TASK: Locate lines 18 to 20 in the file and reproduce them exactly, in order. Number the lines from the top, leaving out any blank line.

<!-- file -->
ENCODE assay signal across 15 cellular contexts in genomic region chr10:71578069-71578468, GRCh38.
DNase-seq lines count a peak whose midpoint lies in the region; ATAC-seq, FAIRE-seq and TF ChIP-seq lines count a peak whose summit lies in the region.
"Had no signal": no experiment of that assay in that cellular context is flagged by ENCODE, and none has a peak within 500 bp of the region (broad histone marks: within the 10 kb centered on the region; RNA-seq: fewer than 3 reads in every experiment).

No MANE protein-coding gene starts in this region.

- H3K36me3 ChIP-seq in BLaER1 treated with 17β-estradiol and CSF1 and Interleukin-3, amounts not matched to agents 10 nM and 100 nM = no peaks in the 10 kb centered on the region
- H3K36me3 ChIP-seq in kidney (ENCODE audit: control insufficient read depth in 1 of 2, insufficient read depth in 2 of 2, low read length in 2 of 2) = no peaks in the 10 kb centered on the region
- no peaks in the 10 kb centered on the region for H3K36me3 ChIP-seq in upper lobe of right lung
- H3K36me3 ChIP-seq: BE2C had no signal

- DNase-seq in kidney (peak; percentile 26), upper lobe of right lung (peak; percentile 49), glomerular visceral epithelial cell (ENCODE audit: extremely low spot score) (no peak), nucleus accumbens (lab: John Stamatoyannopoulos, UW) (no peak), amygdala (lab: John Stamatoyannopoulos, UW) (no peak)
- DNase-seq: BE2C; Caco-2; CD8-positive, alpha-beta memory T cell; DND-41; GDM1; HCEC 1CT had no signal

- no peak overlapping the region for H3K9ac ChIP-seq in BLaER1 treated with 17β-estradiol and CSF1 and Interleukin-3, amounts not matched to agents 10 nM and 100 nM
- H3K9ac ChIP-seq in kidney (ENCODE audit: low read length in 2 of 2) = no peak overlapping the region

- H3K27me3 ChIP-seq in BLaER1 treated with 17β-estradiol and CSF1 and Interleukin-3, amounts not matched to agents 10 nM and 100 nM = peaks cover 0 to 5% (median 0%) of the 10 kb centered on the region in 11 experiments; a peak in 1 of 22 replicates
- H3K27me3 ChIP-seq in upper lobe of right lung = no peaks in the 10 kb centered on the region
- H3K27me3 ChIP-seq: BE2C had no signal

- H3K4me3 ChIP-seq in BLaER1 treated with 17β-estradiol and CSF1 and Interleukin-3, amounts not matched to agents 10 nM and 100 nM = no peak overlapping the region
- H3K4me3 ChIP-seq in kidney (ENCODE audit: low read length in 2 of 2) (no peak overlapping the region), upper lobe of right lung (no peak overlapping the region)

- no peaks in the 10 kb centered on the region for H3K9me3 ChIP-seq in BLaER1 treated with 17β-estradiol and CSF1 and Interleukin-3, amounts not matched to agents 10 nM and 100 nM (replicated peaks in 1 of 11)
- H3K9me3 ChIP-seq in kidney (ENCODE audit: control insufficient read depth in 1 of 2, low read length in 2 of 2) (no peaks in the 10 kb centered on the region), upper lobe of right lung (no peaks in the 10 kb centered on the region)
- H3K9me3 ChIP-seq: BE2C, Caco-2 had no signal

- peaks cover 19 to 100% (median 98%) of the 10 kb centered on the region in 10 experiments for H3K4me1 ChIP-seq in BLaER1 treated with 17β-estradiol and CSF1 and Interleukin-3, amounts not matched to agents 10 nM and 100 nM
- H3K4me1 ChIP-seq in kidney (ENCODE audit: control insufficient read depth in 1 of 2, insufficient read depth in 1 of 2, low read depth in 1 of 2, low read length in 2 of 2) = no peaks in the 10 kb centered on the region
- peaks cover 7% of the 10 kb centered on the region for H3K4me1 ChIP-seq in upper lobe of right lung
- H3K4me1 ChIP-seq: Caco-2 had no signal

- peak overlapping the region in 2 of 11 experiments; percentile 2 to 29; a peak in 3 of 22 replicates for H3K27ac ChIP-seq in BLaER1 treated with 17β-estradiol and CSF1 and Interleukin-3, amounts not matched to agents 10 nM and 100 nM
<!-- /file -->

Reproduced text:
- no peaks in the 10 kb centered on the region for H3K9me3 ChIP-seq in BLaER1 treated with 17β-estradiol and CSF1 and Interleukin-3, amounts not matched to agents 10 nM and 100 nM (replicated peaks in 1 of 11)
- H3K9me3 ChIP-seq in kidney (ENCODE audit: control insufficient read depth in 1 of 2, low read length in 2 of 2) (no peaks in the 10 kb centered on the region), upper lobe of right lung (no peaks in the 10 kb centered on the region)
- H3K9me3 ChIP-seq: BE2C, Caco-2 had no signal